“A penny saved is a penny earned,” advised statesman Ben Franklin.
Auto magnate Henry Ford offered his financial counsel with, “The highest use of capital is not to make more money, but to make money do more for the betterment of life.”
“Good management is better than good income,” touts a virtuous Portuguese proverb.
Whatever the source of your financial savoir faire, everyone can learn something during Money Smart Week from April 2-9.
Programming addresses all demographics, income levels and interests. The price can’t be beat; everything is free. Now that’s a bargain both Franklin and Ford could appreciate.
More than 500 educational classes, seminars and activities will take place throughout Chicago and the suburbs to encourage participants of all ages to better manage personal finances. It’s an area of knowledge that needs updates.
Topics will appeal to kids, teens, adults, future homebuyers, people in retirement, individuals with credit problems, someone looking for work and everyone who uses money.
Believing that education is key to financial literacy, the Federal Reserve Bank of Chicago created Money Smart Week 10 years ago. This is the third year for classes in DuPage County. Leaders from local businesses, financial institutions, libraries, not-for-profits and government agencies plan a wide range of programs.
Each class is designed to educate consumers about money management and generate awareness on topics such as saving, investing and credit.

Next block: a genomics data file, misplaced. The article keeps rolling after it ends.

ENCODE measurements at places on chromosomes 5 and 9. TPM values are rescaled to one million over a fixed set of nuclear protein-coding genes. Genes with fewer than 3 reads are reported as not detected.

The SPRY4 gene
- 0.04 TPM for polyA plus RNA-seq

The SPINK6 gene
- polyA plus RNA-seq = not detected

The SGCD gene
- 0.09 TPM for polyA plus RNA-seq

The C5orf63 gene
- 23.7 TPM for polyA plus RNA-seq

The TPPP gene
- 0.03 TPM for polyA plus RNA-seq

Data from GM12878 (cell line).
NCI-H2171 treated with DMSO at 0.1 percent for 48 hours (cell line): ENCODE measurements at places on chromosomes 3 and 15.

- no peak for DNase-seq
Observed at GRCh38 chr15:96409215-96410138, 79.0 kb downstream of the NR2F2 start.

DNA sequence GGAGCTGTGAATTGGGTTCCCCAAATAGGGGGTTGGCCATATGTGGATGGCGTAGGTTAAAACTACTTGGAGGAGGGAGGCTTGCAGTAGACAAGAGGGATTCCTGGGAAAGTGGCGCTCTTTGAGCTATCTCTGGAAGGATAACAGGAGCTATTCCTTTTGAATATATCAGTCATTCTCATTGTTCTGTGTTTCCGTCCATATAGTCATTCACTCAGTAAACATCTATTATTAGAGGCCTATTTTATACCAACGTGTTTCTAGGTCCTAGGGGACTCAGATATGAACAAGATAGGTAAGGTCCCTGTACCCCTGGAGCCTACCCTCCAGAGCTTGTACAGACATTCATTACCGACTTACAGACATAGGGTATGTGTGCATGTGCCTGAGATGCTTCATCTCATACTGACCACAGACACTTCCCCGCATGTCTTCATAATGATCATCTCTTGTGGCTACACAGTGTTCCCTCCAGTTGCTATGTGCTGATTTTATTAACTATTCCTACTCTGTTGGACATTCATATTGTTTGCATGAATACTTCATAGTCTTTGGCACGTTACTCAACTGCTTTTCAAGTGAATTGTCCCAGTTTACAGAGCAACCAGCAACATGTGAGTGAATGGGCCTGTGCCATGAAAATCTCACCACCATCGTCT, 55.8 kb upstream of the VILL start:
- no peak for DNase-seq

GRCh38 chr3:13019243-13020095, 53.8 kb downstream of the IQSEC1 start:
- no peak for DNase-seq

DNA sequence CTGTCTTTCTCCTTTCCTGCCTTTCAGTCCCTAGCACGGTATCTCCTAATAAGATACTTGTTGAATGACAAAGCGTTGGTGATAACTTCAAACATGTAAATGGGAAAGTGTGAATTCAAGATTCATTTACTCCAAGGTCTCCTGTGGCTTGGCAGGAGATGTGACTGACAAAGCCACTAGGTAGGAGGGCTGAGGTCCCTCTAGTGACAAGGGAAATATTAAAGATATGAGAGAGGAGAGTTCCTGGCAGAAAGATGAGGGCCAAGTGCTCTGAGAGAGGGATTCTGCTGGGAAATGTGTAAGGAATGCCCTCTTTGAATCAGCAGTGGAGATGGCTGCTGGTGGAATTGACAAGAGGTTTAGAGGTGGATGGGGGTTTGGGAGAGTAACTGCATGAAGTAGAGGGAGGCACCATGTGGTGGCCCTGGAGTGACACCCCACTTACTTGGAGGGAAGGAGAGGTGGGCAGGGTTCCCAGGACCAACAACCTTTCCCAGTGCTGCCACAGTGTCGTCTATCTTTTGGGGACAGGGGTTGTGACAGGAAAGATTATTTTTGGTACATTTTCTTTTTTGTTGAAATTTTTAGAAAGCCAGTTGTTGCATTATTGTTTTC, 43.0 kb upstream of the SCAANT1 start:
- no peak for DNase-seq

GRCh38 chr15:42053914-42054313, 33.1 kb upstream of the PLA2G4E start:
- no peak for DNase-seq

In DuPage County last year, more than 1,400 adults and 120 young people attended. The average class size was six to 10 people, which encourages personal attention. Participants reported that 98 percent thought their class was “valuable” or “very valuable” and 87 percent said they were “likely” or “very likely” to change how they managed their money as a result of the class.
The DuPage Money Smart Week Expo kicks things off from 9:30 a.m. to 2 p.m. Saturday, April 2, at the College of DuPage’s Student Resource Center, 425 Fawell Blvd., Glen Ellyn. Breakout sessions at 11:45 a.m. include tricks to track expenses and save; the Illinois foreclosure process; today’s real estate market; planning for retirement; and inside tips for securing college financial aid.
At 1 p.m. sessions include paying for college, understanding credit, investing in 2011, and retirement planning.
On Sunday, April 3, participants will learn about identity theft at 2 p.m. at the Carol Stream Public Library, 616 Hiawatha Drive, Carol Stream. Call to reserve a spot at (630) 653-0755.
Looking for a job? Polish your resume, create an elevator speech and brush up on interview skills from 6:30 to 9 p.m. Tuesday, April 5, at the Addison Public Library, 4 Friendship Plaza, Addison with motivational speaker and career coach Sally Morrison. Register at (630) 458-3320.
Do you want to learn what is in your credit report? Attend “The Basics of Credit” at 10:30 a.m. Saturday, April 9, at Standard Bank and Trust, 1 W. Roosevelt Road, Villa Park.